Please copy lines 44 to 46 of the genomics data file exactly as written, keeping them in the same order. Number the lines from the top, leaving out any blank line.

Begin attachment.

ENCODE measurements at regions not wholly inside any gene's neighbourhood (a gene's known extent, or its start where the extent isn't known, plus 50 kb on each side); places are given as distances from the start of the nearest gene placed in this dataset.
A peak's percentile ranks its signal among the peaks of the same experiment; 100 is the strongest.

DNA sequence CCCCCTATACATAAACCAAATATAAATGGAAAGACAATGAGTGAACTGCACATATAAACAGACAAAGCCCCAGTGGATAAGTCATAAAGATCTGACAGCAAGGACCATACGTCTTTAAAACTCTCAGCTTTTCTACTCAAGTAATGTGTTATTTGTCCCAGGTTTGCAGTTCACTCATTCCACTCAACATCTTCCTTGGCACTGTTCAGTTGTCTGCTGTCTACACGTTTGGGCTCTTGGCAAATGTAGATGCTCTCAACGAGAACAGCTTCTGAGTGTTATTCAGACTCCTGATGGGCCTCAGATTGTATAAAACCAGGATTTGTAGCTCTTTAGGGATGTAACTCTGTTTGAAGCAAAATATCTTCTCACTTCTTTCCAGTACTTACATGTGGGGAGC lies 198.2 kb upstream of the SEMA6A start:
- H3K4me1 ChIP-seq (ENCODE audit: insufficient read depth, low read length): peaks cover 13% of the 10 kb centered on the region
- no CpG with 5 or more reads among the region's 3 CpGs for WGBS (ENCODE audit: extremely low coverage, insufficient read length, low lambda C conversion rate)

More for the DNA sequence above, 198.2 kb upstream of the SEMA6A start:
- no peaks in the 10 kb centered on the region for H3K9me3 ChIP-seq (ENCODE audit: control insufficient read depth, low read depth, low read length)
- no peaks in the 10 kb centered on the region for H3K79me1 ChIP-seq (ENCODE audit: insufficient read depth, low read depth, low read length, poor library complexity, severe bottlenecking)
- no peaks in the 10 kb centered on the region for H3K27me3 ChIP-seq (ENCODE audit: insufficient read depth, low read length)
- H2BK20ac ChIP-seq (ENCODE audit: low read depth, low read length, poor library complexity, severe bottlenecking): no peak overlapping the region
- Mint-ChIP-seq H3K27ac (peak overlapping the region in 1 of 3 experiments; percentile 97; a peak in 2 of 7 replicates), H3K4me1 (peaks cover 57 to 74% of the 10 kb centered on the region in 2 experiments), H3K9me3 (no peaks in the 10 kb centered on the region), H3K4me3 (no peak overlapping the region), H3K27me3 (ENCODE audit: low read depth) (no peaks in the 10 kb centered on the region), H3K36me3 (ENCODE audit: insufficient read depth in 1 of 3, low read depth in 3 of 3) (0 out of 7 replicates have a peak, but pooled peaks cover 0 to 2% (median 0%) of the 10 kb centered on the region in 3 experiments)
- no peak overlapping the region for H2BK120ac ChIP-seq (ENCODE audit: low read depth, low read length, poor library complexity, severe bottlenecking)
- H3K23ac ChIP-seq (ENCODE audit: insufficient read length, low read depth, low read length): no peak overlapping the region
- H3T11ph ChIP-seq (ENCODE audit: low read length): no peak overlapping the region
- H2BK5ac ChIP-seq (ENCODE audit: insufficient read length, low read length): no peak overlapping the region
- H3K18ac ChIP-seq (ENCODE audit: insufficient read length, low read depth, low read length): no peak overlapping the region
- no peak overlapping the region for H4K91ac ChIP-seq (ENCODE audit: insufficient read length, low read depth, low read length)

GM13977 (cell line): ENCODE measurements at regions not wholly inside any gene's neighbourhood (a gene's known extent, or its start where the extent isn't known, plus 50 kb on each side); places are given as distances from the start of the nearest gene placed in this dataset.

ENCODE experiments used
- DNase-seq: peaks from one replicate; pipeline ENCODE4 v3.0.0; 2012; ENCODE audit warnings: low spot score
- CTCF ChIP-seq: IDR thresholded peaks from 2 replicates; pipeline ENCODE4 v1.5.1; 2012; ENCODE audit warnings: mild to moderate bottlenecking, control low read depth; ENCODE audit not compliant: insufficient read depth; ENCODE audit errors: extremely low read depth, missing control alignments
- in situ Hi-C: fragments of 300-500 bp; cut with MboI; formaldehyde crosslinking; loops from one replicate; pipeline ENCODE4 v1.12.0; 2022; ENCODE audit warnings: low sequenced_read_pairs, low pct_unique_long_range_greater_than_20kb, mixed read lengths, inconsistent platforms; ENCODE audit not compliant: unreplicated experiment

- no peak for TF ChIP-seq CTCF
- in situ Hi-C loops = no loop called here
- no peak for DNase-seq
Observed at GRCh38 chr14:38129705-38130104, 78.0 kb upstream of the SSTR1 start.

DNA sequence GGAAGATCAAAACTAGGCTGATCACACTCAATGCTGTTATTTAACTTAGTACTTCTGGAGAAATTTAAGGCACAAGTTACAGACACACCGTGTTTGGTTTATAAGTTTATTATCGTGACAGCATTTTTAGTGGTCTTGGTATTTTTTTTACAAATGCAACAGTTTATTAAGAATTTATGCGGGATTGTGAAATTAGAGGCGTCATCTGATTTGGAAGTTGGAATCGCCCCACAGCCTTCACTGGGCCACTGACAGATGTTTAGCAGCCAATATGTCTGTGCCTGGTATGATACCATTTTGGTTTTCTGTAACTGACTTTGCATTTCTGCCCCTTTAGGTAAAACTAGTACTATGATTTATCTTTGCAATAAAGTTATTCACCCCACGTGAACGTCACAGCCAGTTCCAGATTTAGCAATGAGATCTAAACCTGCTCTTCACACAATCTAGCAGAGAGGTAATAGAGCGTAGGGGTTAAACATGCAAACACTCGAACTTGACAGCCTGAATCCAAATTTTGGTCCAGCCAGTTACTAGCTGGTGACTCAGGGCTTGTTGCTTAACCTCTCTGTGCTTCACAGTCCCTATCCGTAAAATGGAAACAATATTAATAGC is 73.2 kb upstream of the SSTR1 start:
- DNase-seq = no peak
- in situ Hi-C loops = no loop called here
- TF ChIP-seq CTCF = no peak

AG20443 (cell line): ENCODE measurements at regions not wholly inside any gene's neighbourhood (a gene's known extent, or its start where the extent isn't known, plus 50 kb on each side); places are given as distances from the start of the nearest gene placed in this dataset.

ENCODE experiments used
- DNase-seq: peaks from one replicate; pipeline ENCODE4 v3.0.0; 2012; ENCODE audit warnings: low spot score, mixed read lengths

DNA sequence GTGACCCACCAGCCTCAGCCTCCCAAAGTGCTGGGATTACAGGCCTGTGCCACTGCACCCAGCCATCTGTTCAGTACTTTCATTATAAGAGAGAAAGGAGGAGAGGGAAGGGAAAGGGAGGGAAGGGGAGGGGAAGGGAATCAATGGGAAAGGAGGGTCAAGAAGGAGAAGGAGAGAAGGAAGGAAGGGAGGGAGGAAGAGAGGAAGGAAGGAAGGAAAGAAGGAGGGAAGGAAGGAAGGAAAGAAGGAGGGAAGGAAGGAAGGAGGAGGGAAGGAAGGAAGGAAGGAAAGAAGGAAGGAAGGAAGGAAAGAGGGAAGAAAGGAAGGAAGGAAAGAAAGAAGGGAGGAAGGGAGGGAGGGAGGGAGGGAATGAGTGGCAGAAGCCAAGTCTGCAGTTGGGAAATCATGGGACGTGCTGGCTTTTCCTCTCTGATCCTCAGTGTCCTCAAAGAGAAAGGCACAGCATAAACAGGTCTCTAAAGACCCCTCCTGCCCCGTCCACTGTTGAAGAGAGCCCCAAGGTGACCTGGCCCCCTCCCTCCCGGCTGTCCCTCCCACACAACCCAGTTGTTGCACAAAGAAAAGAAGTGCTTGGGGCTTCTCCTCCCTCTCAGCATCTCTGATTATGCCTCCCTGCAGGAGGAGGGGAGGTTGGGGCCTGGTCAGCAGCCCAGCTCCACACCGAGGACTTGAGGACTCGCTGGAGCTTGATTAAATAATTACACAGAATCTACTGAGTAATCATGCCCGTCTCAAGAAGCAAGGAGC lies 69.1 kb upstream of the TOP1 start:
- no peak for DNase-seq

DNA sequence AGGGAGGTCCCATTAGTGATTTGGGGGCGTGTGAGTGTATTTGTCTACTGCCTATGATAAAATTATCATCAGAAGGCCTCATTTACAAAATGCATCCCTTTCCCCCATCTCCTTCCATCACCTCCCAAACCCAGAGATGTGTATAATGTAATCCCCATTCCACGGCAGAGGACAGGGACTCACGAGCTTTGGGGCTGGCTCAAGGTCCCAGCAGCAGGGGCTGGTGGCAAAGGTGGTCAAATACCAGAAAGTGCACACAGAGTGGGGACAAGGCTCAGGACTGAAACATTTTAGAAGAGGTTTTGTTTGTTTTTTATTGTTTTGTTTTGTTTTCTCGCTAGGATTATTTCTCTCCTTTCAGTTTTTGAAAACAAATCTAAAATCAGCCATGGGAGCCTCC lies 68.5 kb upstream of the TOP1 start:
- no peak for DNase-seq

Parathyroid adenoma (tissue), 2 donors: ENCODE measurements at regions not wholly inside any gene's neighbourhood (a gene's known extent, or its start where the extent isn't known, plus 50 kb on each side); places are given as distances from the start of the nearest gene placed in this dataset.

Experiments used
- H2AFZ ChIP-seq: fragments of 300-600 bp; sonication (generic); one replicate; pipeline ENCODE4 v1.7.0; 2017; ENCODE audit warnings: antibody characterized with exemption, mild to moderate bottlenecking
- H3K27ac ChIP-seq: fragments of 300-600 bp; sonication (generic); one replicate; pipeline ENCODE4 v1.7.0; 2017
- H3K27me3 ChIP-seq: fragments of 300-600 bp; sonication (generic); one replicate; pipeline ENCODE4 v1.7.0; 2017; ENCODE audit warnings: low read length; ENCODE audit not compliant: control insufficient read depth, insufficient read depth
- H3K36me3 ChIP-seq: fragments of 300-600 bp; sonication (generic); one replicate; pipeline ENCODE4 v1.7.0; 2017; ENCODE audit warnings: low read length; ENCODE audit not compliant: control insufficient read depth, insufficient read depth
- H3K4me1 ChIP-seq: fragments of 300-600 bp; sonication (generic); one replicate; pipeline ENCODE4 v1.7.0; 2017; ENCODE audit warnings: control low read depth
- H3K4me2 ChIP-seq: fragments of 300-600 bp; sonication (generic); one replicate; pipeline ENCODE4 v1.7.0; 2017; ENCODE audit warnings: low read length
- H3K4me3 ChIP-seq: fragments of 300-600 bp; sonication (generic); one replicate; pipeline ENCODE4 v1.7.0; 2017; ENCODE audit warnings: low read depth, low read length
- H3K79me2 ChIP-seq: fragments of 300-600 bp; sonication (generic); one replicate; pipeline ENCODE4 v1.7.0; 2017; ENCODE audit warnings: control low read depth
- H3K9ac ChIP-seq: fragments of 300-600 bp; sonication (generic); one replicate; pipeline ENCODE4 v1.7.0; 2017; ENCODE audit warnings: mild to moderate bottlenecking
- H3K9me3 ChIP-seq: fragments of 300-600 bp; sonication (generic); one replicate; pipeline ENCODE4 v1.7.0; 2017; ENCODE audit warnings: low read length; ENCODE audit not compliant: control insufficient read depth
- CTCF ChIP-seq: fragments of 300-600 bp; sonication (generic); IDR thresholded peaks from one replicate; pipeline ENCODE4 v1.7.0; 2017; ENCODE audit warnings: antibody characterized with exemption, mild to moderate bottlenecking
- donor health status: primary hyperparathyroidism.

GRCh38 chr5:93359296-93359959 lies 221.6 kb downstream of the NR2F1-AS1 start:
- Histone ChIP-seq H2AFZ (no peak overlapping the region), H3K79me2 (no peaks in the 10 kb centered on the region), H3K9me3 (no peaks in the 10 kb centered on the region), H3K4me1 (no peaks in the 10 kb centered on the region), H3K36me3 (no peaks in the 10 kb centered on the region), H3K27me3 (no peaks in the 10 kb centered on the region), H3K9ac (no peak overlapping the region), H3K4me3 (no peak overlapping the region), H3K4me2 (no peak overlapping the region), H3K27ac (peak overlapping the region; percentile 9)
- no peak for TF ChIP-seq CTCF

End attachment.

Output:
- H3K4me1 ChIP-seq: fragments of 300-600 bp; sonication (generic); one replicate; pipeline ENCODE4 v1.7.0; 2017; ENCODE audit warnings: control low read depth
- H3K4me2 ChIP-seq: fragments of 300-600 bp; sonication (generic); one replicate; pipeline ENCODE4 v1.7.0; 2017; ENCODE audit warnings: low read length
- H3K4me3 ChIP-seq: fragments of 300-600 bp; sonication (generic); one replicate; pipeline ENCODE4 v1.7.0; 2017; ENCODE audit warnings: low read depth, low read length